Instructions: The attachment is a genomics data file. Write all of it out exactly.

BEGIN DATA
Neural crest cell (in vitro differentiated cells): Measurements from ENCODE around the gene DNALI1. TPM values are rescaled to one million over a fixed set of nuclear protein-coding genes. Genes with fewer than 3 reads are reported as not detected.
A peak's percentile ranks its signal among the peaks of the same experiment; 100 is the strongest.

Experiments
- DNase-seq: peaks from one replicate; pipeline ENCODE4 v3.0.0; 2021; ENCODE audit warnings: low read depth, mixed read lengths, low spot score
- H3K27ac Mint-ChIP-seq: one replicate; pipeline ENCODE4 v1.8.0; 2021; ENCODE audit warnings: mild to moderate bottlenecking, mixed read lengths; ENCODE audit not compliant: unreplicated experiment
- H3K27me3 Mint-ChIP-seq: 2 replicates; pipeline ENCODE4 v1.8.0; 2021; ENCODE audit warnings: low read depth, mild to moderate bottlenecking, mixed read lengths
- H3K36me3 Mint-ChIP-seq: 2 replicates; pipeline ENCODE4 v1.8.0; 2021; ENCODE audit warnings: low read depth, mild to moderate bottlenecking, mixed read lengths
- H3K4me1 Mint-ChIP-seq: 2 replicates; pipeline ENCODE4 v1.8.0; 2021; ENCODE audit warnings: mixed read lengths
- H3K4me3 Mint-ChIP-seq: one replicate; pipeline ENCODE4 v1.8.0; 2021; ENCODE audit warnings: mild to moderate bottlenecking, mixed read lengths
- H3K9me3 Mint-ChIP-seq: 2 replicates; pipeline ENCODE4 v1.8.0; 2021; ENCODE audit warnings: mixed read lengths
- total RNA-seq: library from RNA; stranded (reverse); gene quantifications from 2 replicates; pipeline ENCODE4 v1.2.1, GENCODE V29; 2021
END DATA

Neural crest cell (in vitro differentiated cells): Measurements from ENCODE around the gene DNALI1. TPM values are rescaled to one million over a fixed set of nuclear protein-coding genes. Genes with fewer than 3 reads are reported as not detected.
A peak's percentile ranks its signal among the peaks of the same experiment; 100 is the strongest.

Experiments
- DNase-seq: peaks from one replicate; pipeline ENCODE4 v3.0.0; 2021; ENCODE audit warnings: low read depth, mixed read lengths, low spot score
- H3K27ac Mint-ChIP-seq: one replicate; pipeline ENCODE4 v1.8.0; 2021; ENCODE audit warnings: mild to moderate bottlenecking, mixed read lengths; ENCODE audit not compliant: unreplicated experiment
- H3K27me3 Mint-ChIP-seq: 2 replicates; pipeline ENCODE4 v1.8.0; 2021; ENCODE audit warnings: low read depth, mild to moderate bottlenecking, mixed read lengths
- H3K36me3 Mint-ChIP-seq: 2 replicates; pipeline ENCODE4 v1.8.0; 2021; ENCODE audit warnings: low read depth, mild to moderate bottlenecking, mixed read lengths
- H3K4me1 Mint-ChIP-seq: 2 replicates; pipeline ENCODE4 v1.8.0; 2021; ENCODE audit warnings: mixed read lengths
- H3K4me3 Mint-ChIP-seq: one replicate; pipeline ENCODE4 v1.8.0; 2021; ENCODE audit warnings: mild to moderate bottlenecking, mixed read lengths
- H3K9me3 Mint-ChIP-seq: 2 replicates; pipeline ENCODE4 v1.8.0; 2021; ENCODE audit warnings: mixed read lengths
- total RNA-seq: library from RNA; stranded (reverse); gene quantifications from 2 replicates; pipeline ENCODE4 v1.2.1, GENCODE V29; 2021